1.02.2012

What's Your Time?

New Years Even, 7:40 pm, I'm standing at the ocean's edge which simultaneously marks the edge of this silly city. The ocean seethes as it will — it may be infinite and seem eternal but we see it fluctuate with the moon and the weather.  We see its mode of temporality, how it distributes time: waves are a kind of metronome, keeping a cosmic beat.

Out in the middle of the ocean are several barges headed for the East. They move so steadily, so defiantly, so mercilessly — like the ocean, in a way. But in much more manageable, human terms. Where the ocean relentlessly verges on the sublime — precisely because it's relentless — barges I can think.  I can grasp weeks and tons.

Above, planets and stars wink from past centuries.

Large rocks budge, a tiny bit, over centuries. To us, they just sit there, enduring. But slowly, they are eroding and moving.  I wonder if, to them, time flies.

Dunes line one perimeter of the beach, coming and going with the winds but over months, years, decades.

There are people scattered about the beach, huddled around bonfires. They seem as though they're in for the long haul, relatively speaking — until the early morning.  The barges are in for a longer haul; the dune and rocks, an even longer haul; the ocean, well, it seems to exceed the haul.

These bonfire people enjoy a time so different from the time of the commute when everyone moves with such purpose and speed.  They'll kill you if you get in their way.

Make your way through a city any day and see all the micro temporalities — the strollers, the sitters, the sleepers, the coffee drinkers, the runners, the cars, the freeway.  Cities are assemblages of so many different times, most accelerated but still with great, with endless, variation.

I can see Bergson's duration so clearly: time is not outside of us, an abstraction that moves steadily and geometrically around its circle.  No, time is itself a dimension — I see it, know it at this moment: all these different temporalities, all these different durations, are time happening right now — a now that is all these different times, all these different nows, these nows that are different speeds and distributions of before and later.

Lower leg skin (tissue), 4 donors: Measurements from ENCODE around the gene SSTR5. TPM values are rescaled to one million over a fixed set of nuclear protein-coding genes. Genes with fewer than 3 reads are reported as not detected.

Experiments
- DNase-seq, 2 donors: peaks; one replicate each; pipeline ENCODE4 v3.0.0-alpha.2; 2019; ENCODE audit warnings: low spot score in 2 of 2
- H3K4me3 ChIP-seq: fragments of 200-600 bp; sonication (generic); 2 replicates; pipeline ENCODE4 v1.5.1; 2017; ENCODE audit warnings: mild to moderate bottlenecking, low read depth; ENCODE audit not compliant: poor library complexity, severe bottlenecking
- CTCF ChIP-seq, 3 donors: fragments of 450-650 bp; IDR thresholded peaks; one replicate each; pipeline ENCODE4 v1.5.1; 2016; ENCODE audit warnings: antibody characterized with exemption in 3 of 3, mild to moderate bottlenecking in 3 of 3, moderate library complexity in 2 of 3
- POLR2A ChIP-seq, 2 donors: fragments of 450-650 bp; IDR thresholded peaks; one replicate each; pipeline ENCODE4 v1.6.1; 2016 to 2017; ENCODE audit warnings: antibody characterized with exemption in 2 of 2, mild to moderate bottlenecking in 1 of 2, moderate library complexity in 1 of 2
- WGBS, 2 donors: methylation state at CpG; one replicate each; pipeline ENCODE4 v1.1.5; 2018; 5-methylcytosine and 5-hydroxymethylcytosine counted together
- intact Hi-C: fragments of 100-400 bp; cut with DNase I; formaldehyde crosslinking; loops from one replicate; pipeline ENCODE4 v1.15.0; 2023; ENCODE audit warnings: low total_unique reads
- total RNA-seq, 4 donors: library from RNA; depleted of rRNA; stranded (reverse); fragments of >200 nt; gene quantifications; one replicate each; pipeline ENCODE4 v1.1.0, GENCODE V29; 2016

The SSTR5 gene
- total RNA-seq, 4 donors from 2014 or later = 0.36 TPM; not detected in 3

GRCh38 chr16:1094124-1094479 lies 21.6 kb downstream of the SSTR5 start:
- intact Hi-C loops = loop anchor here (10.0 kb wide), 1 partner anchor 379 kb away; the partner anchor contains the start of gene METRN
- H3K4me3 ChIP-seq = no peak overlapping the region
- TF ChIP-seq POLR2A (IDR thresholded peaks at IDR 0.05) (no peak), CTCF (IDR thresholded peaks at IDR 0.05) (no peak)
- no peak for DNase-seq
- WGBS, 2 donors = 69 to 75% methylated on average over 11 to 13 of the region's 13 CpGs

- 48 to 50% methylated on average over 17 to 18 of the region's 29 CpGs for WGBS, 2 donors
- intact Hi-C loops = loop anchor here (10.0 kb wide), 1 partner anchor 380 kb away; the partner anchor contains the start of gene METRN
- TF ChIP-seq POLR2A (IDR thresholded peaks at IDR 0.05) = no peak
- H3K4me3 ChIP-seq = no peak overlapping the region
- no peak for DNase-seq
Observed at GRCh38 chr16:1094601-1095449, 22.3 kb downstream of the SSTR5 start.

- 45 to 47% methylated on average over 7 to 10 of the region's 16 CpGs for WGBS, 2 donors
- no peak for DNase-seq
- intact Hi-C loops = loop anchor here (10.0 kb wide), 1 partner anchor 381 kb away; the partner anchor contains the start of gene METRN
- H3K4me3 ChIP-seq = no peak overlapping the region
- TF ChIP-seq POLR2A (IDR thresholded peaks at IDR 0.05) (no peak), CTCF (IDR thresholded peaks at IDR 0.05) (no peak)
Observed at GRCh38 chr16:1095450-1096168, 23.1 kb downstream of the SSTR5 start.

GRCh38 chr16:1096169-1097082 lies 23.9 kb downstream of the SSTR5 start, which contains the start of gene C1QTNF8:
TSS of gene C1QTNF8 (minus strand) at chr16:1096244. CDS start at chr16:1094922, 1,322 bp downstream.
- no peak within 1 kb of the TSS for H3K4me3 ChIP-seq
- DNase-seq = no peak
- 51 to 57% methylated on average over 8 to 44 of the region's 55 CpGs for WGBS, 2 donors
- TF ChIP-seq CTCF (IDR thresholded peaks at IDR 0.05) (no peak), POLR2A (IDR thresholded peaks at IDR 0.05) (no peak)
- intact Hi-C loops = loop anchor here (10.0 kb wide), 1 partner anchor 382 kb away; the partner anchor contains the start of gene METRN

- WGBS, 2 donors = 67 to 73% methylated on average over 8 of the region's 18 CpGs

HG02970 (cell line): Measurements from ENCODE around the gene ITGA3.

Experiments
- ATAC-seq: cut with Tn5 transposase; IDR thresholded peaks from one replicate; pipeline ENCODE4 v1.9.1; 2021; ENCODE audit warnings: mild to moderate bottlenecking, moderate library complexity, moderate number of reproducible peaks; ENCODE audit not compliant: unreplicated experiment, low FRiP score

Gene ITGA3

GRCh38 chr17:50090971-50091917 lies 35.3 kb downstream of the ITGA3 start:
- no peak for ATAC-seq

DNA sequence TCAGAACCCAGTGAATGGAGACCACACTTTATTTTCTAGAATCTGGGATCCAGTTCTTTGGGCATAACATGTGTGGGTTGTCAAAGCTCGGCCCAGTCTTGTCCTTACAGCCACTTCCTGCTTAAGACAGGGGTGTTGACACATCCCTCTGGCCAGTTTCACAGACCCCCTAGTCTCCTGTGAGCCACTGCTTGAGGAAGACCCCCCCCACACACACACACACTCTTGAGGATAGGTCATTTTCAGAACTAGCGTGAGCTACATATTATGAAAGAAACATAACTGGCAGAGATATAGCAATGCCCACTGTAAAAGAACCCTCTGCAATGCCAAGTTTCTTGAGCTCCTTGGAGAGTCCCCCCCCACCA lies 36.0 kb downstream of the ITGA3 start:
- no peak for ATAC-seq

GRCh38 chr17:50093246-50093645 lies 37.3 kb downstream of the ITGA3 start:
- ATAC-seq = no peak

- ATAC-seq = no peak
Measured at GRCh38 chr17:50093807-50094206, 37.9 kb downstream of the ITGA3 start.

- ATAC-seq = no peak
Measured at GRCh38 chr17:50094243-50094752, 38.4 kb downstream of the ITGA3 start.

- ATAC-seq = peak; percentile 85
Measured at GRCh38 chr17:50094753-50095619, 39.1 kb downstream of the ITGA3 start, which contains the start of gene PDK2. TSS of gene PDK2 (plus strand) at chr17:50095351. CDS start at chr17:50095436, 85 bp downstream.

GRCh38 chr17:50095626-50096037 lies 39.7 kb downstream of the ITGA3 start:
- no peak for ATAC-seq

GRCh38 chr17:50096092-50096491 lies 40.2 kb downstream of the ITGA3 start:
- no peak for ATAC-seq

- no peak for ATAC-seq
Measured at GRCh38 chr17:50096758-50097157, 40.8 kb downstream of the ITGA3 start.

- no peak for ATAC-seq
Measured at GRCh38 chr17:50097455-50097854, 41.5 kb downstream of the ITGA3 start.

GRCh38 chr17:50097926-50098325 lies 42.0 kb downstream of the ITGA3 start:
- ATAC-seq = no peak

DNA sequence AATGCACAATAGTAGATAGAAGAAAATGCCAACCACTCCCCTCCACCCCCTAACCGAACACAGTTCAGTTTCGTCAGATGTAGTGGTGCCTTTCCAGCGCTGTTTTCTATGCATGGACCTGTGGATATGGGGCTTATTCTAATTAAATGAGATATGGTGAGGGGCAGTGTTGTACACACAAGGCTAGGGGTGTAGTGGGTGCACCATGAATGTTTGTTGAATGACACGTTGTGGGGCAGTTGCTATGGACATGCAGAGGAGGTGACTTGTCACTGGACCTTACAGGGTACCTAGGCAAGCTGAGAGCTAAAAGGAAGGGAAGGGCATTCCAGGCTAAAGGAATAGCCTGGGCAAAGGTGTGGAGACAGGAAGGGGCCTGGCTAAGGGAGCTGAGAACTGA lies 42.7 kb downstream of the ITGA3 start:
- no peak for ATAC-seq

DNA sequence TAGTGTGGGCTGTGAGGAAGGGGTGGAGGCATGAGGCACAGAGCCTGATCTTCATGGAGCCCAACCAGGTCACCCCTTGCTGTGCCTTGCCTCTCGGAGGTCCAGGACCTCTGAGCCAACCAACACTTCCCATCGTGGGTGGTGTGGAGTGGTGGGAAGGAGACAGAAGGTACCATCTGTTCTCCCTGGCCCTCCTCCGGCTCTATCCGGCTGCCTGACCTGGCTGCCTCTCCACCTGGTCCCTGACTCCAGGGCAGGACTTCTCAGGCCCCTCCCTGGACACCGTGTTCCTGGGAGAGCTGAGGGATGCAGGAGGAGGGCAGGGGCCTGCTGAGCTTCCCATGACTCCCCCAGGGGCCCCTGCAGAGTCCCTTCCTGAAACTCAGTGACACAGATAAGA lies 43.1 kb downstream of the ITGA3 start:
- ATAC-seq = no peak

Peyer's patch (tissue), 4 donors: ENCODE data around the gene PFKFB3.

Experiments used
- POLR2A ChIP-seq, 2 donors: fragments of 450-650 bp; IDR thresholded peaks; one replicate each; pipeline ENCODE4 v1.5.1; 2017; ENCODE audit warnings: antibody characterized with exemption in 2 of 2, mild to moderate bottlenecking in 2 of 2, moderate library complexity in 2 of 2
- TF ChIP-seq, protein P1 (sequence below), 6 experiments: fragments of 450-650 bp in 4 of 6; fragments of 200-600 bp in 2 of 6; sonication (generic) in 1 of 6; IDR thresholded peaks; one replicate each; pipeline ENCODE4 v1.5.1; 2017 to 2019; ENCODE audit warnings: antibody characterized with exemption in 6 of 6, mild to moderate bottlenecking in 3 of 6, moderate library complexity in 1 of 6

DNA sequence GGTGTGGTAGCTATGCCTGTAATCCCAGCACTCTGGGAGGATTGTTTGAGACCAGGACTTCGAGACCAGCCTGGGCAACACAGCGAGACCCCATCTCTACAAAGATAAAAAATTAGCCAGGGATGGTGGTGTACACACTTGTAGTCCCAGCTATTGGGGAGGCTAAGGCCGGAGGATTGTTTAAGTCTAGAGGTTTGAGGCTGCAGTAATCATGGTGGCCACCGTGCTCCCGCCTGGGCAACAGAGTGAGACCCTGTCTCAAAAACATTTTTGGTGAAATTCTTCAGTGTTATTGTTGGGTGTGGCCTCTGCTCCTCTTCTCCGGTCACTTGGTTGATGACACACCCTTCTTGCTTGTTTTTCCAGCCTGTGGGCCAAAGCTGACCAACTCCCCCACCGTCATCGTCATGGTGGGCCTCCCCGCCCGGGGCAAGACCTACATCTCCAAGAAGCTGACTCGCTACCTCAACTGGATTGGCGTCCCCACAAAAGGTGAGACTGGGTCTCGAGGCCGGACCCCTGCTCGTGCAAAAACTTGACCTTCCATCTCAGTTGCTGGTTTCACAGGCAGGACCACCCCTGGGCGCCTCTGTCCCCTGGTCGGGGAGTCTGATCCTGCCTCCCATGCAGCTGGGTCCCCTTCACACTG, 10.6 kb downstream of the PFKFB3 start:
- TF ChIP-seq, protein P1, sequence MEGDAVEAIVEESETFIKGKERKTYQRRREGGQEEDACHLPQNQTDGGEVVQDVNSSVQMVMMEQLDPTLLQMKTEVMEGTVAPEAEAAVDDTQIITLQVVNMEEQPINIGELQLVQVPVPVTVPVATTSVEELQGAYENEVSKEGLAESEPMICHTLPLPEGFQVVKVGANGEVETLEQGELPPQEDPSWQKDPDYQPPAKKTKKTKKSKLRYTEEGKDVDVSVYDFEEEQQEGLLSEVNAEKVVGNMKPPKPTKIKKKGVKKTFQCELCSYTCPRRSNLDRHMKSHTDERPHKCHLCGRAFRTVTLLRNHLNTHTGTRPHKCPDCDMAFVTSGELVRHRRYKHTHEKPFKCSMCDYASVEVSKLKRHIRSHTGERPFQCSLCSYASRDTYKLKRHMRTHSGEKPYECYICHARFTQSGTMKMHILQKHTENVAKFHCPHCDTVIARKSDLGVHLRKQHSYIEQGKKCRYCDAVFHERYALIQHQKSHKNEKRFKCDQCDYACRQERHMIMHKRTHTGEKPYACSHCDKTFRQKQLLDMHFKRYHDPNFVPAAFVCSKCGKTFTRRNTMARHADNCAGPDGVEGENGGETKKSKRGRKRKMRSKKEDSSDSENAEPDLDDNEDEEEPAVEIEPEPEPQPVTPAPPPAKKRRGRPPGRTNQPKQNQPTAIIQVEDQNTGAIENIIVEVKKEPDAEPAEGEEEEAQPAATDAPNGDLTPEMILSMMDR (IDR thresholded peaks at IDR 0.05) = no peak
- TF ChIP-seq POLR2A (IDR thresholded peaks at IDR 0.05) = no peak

Deleuze asks us to look at a moving image of, say, a man walking a dog by a river in the mountains. See all the different times: the time of the man, of the dog, of the river, of the mountains. All images have multiple times.

My friend, the poet Lohren Green, takes time to think, to write — it's as if he has bovine digestion, moving ideas through four stomachs.  Me, I've always been fast: I write fast, think fast, digest food fast. When writing Anti-Oedipus, Deleuze was the slow one, Guattari already having moved on to the next connection, the next node. Neither speed is better or worse: they simply (or not) mark our respective temporal tendencies.  

Time is all the times of all the different things, each thing happening in its time, enduring as it endures.  Time is not a neutral abstraction.  Time is an infinitely variegated becoming.  This world and everything in it is in motion, happening, changing. This world and everything in it — including everything invisible such as moods — happens, changes, transforms, always and already.

In Burroughs The Place of Dead Roads, Kim Carsons advises would-be gunfighters, "Always take your time." It's not necessarily about being the fastest; go faster than your speed and you'll shoot your foot or fumble all together.  Of course, if the other guy's time is faster than your time, you're done for. But then you were done for before the shoot out even began.